By Ann Marie Foley - 04 December, 2019
“For a rich country like Ireland, it is unacceptable that so many people are going without basics,” said Kieran Stafford, National President, SVP.
Approximately 220,000 more people experienced deprivation in 2018 than before the economic crash ten years ago. The Society of St Vincent de Paul (SVP) made this assertion as it goes into the winter period, when it will receive more than 50,000 calls from families struggling to afford the basics.
“For a rich country like Ireland, it is unacceptable that so many people are going without basics,” said Kieran Stafford, National President, SVP. He said that in the lead-up to Christmas SVP regional offices took over 5,000 calls over one week from families struggling to heat their homes and put food on the table.
“For many families one of the biggest drivers of poverty is housing costs,” he said.
Responding to SILC (Survey on Income and Living Conditions) figures published by the CSO (Central Statistics Office), the SVP welcomed what the report called a “statistically significant” reduction in the rate of enforced deprivation, which means an inability to afford basics like sufficient heating and nutritious food. However, the SVP warned that the Irish government has no strategy in place to combat poverty.
“[These] figures illustrate that in the absence of a national strategy to tackle poverty, progress on poverty reduction has unfortunately slowed. We need an integrated plan, with supporting actions across government focused on improving income support and increasing the provision of affordable and social housing, good quality childcare, universal healthcare, and accessible education”, said the SVP Head of Social Justice, Dr Tricia Keilthy.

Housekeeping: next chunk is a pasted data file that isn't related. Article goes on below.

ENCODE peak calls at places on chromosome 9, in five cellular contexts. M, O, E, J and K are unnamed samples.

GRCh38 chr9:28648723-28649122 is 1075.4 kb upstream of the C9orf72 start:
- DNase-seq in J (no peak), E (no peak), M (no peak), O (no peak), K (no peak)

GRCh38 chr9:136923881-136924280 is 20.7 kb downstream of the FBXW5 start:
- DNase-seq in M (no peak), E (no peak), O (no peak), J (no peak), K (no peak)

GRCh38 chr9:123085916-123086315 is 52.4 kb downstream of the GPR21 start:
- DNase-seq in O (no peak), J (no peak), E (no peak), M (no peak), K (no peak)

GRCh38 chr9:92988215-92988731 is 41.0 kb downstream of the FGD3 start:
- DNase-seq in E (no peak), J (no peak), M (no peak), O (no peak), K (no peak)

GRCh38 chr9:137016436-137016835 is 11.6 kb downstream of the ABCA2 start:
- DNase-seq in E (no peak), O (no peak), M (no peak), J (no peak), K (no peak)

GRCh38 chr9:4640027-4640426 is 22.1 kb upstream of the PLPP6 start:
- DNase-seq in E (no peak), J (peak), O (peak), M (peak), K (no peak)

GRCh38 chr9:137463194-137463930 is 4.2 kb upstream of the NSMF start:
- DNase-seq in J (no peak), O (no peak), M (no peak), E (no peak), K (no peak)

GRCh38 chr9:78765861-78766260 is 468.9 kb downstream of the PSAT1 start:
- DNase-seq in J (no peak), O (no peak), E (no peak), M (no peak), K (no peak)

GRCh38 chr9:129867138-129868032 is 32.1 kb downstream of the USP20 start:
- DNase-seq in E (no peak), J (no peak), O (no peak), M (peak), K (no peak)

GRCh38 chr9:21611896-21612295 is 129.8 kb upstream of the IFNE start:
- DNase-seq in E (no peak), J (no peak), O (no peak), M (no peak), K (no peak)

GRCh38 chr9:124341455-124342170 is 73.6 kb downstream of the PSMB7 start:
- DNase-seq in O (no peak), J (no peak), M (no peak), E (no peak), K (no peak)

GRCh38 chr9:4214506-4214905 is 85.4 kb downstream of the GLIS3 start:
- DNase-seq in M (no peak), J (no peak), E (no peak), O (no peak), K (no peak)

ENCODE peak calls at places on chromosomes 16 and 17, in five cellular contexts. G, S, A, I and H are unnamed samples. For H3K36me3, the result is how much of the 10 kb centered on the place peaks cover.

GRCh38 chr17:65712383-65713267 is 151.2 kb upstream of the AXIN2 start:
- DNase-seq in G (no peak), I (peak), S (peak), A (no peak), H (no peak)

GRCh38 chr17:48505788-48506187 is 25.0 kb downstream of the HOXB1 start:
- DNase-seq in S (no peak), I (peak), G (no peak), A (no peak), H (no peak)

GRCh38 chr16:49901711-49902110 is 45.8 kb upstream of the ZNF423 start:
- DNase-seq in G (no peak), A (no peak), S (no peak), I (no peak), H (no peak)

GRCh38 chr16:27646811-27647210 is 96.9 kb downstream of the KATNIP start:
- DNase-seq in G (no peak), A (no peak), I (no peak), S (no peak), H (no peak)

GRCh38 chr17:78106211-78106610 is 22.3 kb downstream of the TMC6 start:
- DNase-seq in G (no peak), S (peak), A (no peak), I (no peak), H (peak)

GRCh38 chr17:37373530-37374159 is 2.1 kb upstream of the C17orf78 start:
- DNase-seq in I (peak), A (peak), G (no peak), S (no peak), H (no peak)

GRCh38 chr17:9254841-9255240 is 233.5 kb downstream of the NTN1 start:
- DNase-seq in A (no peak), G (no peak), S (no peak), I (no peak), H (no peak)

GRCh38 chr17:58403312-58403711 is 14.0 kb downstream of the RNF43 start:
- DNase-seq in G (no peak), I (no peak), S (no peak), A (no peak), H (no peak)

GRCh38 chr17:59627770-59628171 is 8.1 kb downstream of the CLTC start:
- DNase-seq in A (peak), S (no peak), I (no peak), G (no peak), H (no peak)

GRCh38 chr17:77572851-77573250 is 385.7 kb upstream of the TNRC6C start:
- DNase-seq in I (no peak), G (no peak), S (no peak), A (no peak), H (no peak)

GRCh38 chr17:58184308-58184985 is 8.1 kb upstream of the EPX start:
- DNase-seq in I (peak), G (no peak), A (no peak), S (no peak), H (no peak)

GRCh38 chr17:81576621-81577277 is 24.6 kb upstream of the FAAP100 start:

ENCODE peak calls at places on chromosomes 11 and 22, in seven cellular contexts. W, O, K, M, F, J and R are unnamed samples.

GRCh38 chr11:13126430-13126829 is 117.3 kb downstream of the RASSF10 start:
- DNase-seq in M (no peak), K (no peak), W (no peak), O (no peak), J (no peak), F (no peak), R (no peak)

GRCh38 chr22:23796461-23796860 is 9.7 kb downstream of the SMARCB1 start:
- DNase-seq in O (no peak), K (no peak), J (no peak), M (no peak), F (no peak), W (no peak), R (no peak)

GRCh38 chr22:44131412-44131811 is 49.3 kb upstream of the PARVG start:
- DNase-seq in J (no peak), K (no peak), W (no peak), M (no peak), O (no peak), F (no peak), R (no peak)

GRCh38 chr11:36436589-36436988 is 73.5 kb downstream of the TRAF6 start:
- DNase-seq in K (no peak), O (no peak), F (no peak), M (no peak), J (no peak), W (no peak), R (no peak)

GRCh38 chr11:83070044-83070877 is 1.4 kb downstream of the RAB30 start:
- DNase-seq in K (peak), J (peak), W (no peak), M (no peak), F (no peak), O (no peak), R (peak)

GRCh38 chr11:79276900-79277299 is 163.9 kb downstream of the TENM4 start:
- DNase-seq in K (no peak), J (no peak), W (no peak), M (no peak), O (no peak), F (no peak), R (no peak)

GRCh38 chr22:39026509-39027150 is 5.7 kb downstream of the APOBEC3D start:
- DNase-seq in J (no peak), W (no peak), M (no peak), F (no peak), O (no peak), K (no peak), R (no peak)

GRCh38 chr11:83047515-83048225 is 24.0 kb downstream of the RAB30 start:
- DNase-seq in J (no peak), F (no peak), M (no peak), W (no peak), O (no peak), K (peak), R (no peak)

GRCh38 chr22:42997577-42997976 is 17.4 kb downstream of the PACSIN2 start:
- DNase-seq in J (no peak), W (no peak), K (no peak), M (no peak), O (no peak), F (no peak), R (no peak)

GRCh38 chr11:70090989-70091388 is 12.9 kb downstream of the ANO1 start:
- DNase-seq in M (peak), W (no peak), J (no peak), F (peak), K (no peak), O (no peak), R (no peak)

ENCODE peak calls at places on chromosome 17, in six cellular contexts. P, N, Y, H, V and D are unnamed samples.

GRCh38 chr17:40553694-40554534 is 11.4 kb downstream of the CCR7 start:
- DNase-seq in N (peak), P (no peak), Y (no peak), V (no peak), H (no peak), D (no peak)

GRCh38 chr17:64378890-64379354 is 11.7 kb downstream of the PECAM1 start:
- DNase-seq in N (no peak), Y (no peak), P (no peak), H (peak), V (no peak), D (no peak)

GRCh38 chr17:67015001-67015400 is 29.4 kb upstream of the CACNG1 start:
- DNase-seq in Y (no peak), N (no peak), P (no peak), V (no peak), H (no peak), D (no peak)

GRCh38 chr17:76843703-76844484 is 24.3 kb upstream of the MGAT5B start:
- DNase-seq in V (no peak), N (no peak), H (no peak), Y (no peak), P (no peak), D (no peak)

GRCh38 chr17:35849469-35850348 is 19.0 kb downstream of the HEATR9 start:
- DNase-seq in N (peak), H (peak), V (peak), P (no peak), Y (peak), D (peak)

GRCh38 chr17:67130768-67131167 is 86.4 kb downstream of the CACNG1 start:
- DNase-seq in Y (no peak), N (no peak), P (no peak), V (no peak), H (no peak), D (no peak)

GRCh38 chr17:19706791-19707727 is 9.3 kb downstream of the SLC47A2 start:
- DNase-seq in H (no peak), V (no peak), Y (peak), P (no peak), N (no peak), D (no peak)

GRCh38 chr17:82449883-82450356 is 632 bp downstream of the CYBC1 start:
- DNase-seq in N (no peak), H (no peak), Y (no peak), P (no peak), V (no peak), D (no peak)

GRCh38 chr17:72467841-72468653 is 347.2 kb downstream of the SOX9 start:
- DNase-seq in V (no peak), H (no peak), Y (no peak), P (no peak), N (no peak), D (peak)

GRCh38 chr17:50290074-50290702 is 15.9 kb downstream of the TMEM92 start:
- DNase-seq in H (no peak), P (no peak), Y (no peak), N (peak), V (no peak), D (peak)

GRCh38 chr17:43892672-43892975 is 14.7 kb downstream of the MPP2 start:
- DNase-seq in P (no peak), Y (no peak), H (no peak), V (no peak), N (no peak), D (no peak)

The SVP welcomed the fall in consistent poverty from 6.7 per cent in 2017 to 5.6 per cent, which the report stated was not statistically significant.
The charity stated that the last national strategy to combat poverty ended in 2017 and a new strategy was to come into force this year but has been delayed.
The SVP highlighted that SILC does not include information on poverty rates among those in most financial difficulty, including people living in emergency accommodation, direct provision centres, and members of the Travelling community.
The figures showed an increase in the rate of consistent poverty among those living in the private rented sector from 10.6 per cent to 11.2 per cent in 2018. However, unlike in the UK, the measure of poverty used in Ireland does not account for housing costs, so the real difficulties faced by low income households living in private rented accommodation are likely to be underestimated in the figures.
SILC in Ireland is a household survey covering income and living conditions for households and individuals. It quantifies at risk of poverty rate, consistent poverty rate and rates of enforced deprivation. This report presents the results for 2018 and comparable data for previous years.
The main findings show that in 2018:
– The nominal median annual equivalised disposable income was €22,872, representing an increase of 9.6 per cent on the nominal 2017 value of €20,869. The real figure for median annual equivalised disposable income was €22,508, an increase of 9.2 per cent on the previous year’s figure. It states that these changes are statistically significant.
– The at risk of poverty rate was 14.0 per cent compared with 15.7 per cent in 2017, which is not statistically significant.
– Enforced deprivation was experienced by 15.1 per cent of the population, down from 18.8 per cent in 2017, which is statistically significant.
– The deprivation rate for those at risk of poverty was 40.3 per cent in 2018, down from 42.8 per cent in 2017.
– The consistent poverty rate was 5.6 per cent. This is not a statistically significant change on the 2017 figure of 6.7 per cent.